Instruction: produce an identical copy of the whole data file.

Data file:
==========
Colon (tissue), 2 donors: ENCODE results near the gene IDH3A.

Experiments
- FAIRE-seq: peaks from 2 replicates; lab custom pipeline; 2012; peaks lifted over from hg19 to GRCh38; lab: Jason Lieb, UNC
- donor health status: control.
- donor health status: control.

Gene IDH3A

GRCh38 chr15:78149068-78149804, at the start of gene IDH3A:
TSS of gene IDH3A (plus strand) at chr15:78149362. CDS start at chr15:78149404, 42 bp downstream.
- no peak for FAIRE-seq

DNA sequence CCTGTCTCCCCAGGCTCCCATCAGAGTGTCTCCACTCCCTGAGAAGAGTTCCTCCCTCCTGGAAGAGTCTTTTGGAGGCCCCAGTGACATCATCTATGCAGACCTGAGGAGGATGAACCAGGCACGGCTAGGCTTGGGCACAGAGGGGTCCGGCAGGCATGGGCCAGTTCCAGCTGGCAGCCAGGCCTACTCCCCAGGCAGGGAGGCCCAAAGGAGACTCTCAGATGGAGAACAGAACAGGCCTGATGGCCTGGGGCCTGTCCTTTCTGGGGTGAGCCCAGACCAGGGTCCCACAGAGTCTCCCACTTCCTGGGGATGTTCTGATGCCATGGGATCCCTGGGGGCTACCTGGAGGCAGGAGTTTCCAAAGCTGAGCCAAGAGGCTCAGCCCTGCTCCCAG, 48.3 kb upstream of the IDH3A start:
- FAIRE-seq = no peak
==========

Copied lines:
Colon (tissue), 2 donors: ENCODE results near the gene IDH3A.

Experiments
- FAIRE-seq: peaks from 2 replicates; lab custom pipeline; 2012; peaks lifted over from hg19 to GRCh38; lab: Jason Lieb, UNC
- donor health status: control.
- donor health status: control.

Gene IDH3A

GRCh38 chr15:78149068-78149804, at the start of gene IDH3A:
TSS of gene IDH3A (plus strand) at chr15:78149362. CDS start at chr15:78149404, 42 bp downstream.
- no peak for FAIRE-seq

DNA sequence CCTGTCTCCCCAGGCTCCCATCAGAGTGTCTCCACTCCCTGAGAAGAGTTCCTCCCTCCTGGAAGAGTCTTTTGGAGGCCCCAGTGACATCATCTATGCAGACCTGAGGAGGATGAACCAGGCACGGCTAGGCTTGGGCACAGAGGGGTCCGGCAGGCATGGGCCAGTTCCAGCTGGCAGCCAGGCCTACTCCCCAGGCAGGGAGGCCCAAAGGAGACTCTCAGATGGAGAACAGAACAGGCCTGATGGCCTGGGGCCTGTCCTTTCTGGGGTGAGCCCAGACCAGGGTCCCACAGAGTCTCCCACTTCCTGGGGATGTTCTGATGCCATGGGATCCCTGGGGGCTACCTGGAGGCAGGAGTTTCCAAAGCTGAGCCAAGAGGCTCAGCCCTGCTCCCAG, 48.3 kb upstream of the IDH3A start:
- FAIRE-seq = no peak